I knew the traffic would be horrendous and it didn’t take me long to learn that there were three kinds of drivers when it came to dealing with garage salers. The first kind were people just like us who would start and stop often and would, literally, be part of the traffic flow problem.
The second type are the drivers who are annoyed by all the confusion that the sales were causing. They would fly by, never slowing down, showing no regard for all of us. It’s really sad that they can’t slow down and tolerate a little inconvenience for a couple days a year, especially for safety’s sake.
The third type were just the opposite. I call them the shop-from-the-roaders. They would cruise by very slowly, checking out each sale as they went and when they saw something they liked they would abruptly pull off the road and come to a screeching halt. I’m not sure which type was the most dangerous, them or the ones that raced by.
Then there was the stuff itself. It is amazing how many people try to sell things that, to put it politely, have just outlived their purpose and should go quietly away to a nice landfill. However, among all this stuff, every once in a while there would be something unique and interesting. I found a couple of interesting bottles for another bottle tree, a rototiller that turned out to be a snow blower (Duh!), antique crocks, and a couple of galvanized tubs.
The tubs brought up another interesting point about garage sales. I found myself checking the price of items that I already had, just to find out what the going value was on them. The guy with the tubs told me a buck or two and, when I started to walk off, he almost pleaded me to make an offer. Turns out the poor guy was just trying to get rid of stuff that he had inherited from his relatives’ estate. We took pity and told him that his price was way too low.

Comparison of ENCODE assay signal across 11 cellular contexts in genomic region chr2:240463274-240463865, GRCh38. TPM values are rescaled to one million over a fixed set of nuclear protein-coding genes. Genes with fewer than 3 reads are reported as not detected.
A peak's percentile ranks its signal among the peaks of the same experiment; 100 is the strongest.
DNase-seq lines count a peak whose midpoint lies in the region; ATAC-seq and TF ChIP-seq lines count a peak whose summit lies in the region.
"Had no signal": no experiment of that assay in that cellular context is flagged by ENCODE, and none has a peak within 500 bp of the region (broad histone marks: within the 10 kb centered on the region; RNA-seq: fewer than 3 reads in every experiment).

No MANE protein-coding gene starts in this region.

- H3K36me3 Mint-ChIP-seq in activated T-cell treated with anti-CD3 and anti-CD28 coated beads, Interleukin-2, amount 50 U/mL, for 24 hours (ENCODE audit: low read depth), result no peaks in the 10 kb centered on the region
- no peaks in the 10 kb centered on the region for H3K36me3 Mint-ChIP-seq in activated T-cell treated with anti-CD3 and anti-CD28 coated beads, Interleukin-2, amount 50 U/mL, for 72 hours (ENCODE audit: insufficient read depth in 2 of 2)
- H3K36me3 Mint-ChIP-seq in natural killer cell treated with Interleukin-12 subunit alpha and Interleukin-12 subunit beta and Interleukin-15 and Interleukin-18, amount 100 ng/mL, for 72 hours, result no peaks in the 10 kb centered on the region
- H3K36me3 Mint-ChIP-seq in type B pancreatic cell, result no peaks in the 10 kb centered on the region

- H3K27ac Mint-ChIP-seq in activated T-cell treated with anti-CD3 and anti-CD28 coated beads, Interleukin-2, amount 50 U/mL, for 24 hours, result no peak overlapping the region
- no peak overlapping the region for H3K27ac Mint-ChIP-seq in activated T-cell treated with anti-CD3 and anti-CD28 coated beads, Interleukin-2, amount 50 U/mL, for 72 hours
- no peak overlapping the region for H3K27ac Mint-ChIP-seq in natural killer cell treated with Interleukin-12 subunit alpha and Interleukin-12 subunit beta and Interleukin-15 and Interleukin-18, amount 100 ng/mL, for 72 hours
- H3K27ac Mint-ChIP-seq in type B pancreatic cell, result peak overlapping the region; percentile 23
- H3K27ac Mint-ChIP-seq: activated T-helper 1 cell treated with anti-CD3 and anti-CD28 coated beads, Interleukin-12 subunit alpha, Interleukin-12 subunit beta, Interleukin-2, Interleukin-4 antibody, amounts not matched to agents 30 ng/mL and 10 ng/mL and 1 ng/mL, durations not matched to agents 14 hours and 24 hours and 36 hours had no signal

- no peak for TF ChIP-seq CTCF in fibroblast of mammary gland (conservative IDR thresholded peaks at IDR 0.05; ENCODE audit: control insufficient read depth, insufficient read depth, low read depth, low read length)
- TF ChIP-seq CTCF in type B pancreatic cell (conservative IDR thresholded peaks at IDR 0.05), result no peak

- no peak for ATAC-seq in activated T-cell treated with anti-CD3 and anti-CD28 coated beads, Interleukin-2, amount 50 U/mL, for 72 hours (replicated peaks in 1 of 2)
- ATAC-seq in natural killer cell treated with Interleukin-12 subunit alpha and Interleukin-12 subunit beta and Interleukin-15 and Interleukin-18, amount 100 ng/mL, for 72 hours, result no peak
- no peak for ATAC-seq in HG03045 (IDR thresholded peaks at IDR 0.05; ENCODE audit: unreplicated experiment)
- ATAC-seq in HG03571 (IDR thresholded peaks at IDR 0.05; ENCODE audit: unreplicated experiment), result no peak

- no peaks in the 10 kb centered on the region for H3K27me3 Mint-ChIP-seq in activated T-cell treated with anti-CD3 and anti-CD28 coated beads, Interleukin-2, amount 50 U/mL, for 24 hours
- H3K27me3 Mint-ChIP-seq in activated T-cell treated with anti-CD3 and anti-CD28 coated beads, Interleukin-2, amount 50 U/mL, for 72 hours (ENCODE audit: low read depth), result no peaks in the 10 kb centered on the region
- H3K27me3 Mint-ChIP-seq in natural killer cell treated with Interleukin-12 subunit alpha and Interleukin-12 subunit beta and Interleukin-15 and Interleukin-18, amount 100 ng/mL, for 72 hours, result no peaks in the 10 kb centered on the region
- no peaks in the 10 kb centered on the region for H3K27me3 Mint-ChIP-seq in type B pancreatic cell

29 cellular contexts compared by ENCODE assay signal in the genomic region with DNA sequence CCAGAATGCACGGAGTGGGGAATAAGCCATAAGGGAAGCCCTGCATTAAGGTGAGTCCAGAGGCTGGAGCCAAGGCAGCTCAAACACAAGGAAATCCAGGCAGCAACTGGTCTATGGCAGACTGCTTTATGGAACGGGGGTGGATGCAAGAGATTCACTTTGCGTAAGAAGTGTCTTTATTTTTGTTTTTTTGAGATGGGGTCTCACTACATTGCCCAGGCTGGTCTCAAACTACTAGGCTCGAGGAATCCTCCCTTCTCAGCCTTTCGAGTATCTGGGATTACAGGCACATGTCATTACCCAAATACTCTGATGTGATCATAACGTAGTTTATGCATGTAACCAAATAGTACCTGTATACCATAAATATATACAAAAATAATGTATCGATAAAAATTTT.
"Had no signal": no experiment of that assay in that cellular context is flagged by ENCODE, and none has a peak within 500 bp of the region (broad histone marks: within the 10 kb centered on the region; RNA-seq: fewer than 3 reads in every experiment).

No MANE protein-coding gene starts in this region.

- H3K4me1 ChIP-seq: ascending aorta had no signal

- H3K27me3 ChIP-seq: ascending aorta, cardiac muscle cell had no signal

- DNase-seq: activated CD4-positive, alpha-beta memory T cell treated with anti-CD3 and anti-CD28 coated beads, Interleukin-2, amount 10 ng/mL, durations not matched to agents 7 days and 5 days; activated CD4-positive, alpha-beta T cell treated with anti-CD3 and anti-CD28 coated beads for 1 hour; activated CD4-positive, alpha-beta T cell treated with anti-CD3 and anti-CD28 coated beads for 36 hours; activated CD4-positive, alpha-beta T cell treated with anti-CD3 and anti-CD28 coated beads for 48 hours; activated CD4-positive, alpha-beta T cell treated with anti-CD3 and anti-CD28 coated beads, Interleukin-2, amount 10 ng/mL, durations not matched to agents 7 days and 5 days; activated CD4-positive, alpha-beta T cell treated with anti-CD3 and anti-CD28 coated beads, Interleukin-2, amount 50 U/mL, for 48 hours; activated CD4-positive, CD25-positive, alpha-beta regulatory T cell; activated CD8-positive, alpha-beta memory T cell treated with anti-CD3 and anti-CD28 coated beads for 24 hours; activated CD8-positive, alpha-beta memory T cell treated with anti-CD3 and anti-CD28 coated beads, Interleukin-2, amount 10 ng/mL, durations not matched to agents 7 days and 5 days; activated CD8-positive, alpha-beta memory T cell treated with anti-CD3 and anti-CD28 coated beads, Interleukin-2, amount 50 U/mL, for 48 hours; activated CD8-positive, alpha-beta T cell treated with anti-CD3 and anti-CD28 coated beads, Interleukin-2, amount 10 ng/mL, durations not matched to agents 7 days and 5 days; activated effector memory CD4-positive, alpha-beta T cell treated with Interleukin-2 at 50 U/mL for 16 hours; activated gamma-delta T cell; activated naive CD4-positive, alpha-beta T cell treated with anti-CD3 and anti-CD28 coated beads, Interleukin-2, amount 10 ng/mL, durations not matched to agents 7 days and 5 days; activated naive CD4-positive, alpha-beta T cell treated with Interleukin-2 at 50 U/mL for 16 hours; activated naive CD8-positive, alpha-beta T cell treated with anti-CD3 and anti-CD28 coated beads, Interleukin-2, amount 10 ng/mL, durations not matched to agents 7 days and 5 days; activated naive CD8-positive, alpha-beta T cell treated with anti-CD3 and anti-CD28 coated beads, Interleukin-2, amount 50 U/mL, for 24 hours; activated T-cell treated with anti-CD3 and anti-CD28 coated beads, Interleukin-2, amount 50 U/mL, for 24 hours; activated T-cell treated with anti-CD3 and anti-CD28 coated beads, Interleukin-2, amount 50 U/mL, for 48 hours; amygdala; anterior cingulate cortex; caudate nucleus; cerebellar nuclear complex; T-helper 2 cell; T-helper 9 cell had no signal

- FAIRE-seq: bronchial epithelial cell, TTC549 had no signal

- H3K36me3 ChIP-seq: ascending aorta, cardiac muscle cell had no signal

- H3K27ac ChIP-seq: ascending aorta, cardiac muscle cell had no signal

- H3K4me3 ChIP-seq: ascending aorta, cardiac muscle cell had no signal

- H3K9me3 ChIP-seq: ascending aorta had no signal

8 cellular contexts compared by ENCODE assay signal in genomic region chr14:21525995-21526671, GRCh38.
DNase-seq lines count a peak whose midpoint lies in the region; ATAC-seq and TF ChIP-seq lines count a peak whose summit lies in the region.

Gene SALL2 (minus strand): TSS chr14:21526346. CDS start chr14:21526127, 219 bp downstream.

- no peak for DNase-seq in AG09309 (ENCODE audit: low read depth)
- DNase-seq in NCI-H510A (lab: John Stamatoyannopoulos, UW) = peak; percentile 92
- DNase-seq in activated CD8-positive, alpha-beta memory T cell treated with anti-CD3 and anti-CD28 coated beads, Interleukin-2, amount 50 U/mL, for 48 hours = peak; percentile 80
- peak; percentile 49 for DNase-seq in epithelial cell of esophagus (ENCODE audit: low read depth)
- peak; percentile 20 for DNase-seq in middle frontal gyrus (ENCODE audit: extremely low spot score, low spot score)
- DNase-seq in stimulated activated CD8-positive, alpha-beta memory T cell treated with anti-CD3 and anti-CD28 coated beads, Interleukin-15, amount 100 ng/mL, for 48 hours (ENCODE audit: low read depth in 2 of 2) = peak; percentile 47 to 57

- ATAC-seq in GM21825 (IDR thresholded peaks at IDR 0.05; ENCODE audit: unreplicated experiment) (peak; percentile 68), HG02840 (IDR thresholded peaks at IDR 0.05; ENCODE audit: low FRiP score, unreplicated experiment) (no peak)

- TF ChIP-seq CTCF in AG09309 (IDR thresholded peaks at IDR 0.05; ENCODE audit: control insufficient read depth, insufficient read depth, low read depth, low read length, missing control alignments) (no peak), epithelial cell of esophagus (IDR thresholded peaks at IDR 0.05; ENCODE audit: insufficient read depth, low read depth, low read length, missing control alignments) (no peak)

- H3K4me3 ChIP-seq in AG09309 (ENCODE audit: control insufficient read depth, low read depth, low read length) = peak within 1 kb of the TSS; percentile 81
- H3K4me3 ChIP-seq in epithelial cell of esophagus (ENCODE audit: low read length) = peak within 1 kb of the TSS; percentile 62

We ended up hitting all the sales on Steph’s list by midafternoon. She had a nice little stash but, as for me, I was content with my two bottles and two containers of sanitary wipes. Nope, no firkin this year. However, with looking all day and having no luck, I found myself really wanting one more than I did when we started out. Steph just smiled, she knew that I would get caught up in the “thrill of the hunt.” I guess I’ll keep my walking shoes out, for something tells me that we’ll be hitting the sales again.
Train Children to Hunt, Forage, and Identify Plants
Our world has never introduced more technology into our individual lives, offering our children so many roadblocks to natural learning. That’s why it’s so important that parents make a concentrated effort to train our children in almost-forgotten skills of plant identification, foraging and harvesting wild game. Not only do traditional skills provide learning that cannot […]
Letter from Editor Caitlin Wilson emphasizing the need for community, neighbors, connections and communication.
Timeless Chicken Advice
Check out these letters from Grit readers on timeless chicken advice, ventilation, building transformations, classrooms, pickled okra, and Polish Top Hats.